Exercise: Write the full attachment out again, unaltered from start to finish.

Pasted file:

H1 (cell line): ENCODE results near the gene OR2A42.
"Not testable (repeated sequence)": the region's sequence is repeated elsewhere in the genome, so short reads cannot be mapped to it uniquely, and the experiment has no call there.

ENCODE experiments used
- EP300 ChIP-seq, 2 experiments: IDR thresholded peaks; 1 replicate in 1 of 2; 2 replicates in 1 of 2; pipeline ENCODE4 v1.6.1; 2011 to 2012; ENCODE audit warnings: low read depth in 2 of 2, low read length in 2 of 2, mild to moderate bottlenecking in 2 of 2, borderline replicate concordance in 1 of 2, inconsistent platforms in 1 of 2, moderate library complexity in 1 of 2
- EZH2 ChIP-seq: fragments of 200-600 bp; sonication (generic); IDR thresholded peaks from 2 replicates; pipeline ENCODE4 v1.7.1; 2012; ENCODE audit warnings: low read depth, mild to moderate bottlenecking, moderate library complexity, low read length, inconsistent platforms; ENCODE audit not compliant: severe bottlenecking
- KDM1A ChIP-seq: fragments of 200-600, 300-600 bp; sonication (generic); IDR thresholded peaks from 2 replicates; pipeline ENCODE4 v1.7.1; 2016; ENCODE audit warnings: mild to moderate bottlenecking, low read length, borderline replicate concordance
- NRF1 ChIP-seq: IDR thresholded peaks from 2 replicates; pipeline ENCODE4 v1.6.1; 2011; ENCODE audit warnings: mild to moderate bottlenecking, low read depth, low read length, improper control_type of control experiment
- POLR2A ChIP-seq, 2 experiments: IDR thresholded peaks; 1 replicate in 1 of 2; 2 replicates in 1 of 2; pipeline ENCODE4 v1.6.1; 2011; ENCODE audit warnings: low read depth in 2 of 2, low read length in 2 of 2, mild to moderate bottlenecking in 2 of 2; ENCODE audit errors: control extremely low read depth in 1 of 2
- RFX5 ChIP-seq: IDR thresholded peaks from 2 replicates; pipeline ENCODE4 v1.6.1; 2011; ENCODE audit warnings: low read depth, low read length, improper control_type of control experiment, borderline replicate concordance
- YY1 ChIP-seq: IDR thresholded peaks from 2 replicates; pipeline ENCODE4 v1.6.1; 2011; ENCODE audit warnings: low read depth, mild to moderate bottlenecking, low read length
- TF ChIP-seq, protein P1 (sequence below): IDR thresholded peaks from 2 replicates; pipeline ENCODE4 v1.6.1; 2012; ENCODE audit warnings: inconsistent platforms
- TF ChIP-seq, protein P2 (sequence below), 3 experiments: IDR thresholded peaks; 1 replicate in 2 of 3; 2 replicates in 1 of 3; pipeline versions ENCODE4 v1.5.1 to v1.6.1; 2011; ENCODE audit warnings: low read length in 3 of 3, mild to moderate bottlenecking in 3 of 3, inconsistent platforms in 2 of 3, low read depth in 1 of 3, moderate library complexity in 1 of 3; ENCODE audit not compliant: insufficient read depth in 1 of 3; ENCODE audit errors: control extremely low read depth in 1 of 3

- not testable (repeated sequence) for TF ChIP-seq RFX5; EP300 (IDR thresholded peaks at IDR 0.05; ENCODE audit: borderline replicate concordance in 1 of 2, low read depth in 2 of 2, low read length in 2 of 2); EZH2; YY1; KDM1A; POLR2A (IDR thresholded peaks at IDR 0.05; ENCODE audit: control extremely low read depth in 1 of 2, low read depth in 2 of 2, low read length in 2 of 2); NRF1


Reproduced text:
H1 (cell line): ENCODE results near the gene OR2A42.
"Not testable (repeated sequence)": the region's sequence is repeated elsewhere in the genome, so short reads cannot be mapped to it uniquely, and the experiment has no call there.

ENCODE experiments used
- EP300 ChIP-seq, 2 experiments: IDR thresholded peaks; 1 replicate in 1 of 2; 2 replicates in 1 of 2; pipeline ENCODE4 v1.6.1; 2011 to 2012; ENCODE audit warnings: low read depth in 2 of 2, low read length in 2 of 2, mild to moderate bottlenecking in 2 of 2, borderline replicate concordance in 1 of 2, inconsistent platforms in 1 of 2, moderate library complexity in 1 of 2
- EZH2 ChIP-seq: fragments of 200-600 bp; sonication (generic); IDR thresholded peaks from 2 replicates; pipeline ENCODE4 v1.7.1; 2012; ENCODE audit warnings: low read depth, mild to moderate bottlenecking, moderate library complexity, low read length, inconsistent platforms; ENCODE audit not compliant: severe bottlenecking
- KDM1A ChIP-seq: fragments of 200-600, 300-600 bp; sonication (generic); IDR thresholded peaks from 2 replicates; pipeline ENCODE4 v1.7.1; 2016; ENCODE audit warnings: mild to moderate bottlenecking, low read length, borderline replicate concordance
- NRF1 ChIP-seq: IDR thresholded peaks from 2 replicates; pipeline ENCODE4 v1.6.1; 2011; ENCODE audit warnings: mild to moderate bottlenecking, low read depth, low read length, improper control_type of control experiment
- POLR2A ChIP-seq, 2 experiments: IDR thresholded peaks; 1 replicate in 1 of 2; 2 replicates in 1 of 2; pipeline ENCODE4 v1.6.1; 2011; ENCODE audit warnings: low read depth in 2 of 2, low read length in 2 of 2, mild to moderate bottlenecking in 2 of 2; ENCODE audit errors: control extremely low read depth in 1 of 2
- RFX5 ChIP-seq: IDR thresholded peaks from 2 replicates; pipeline ENCODE4 v1.6.1; 2011; ENCODE audit warnings: low read depth, low read length, improper control_type of control experiment, borderline replicate concordance
- YY1 ChIP-seq: IDR thresholded peaks from 2 replicates; pipeline ENCODE4 v1.6.1; 2011; ENCODE audit warnings: low read depth, mild to moderate bottlenecking, low read length
- TF ChIP-seq, protein P1 (sequence below): IDR thresholded peaks from 2 replicates; pipeline ENCODE4 v1.6.1; 2012; ENCODE audit warnings: inconsistent platforms
- TF ChIP-seq, protein P2 (sequence below), 3 experiments: IDR thresholded peaks; 1 replicate in 2 of 3; 2 replicates in 1 of 3; pipeline versions ENCODE4 v1.5.1 to v1.6.1; 2011; ENCODE audit warnings: low read length in 3 of 3, mild to moderate bottlenecking in 3 of 3, inconsistent platforms in 2 of 3, low read depth in 1 of 3, moderate library complexity in 1 of 3; ENCODE audit not compliant: insufficient read depth in 1 of 3; ENCODE audit errors: control extremely low read depth in 1 of 3

- not testable (repeated sequence) for TF ChIP-seq RFX5; EP300 (IDR thresholded peaks at IDR 0.05; ENCODE audit: borderline replicate concordance in 1 of 2, low read depth in 2 of 2, low read length in 2 of 2); EZH2; YY1; KDM1A; POLR2A (IDR thresholded peaks at IDR 0.05; ENCODE audit: control extremely low read depth in 1 of 2, low read depth in 2 of 2, low read length in 2 of 2); NRF1